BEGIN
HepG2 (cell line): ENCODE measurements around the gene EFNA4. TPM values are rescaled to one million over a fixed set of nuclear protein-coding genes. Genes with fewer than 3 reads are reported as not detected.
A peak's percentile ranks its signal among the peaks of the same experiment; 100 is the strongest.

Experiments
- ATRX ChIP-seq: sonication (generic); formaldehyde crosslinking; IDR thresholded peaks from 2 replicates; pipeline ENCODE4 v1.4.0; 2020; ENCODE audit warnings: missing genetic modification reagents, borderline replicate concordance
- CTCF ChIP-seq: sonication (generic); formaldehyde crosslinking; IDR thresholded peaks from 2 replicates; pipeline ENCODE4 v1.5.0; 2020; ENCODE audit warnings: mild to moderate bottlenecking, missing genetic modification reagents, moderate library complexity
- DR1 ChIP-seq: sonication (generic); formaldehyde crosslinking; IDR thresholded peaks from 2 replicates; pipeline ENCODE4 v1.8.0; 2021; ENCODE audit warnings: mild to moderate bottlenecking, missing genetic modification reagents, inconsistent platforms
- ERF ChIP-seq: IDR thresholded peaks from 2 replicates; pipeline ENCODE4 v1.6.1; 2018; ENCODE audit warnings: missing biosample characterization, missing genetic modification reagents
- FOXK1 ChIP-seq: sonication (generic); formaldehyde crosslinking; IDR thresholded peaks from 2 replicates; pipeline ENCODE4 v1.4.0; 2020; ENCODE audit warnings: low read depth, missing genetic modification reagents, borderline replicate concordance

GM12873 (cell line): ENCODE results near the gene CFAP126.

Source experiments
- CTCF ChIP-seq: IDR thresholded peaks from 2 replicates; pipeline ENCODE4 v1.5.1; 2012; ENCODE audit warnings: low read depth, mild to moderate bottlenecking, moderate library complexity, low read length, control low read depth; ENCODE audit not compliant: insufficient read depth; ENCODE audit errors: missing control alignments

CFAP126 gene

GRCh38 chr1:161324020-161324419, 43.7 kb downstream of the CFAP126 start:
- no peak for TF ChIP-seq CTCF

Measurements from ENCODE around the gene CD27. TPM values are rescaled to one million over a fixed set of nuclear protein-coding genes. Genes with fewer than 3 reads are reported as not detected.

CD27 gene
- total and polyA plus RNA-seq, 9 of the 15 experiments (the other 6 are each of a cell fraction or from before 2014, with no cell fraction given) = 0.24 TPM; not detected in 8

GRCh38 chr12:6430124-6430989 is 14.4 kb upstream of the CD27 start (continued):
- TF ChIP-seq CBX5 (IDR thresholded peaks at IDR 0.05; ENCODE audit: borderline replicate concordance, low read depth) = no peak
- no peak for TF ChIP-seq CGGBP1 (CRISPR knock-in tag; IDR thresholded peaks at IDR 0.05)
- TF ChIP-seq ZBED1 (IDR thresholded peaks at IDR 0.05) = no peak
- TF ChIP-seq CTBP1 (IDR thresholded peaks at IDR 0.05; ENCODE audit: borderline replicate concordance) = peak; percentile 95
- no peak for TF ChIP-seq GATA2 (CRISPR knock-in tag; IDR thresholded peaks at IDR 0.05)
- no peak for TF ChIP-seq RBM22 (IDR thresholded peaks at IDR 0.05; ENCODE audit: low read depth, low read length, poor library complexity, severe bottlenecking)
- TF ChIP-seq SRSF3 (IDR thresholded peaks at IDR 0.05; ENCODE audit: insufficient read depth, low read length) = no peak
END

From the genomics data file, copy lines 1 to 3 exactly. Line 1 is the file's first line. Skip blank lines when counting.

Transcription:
HepG2 (cell line): ENCODE measurements around the gene EFNA4. TPM values are rescaled to one million over a fixed set of nuclear protein-coding genes. Genes with fewer than 3 reads are reported as not detected.
A peak's percentile ranks its signal among the peaks of the same experiment; 100 is the strongest.

Experiments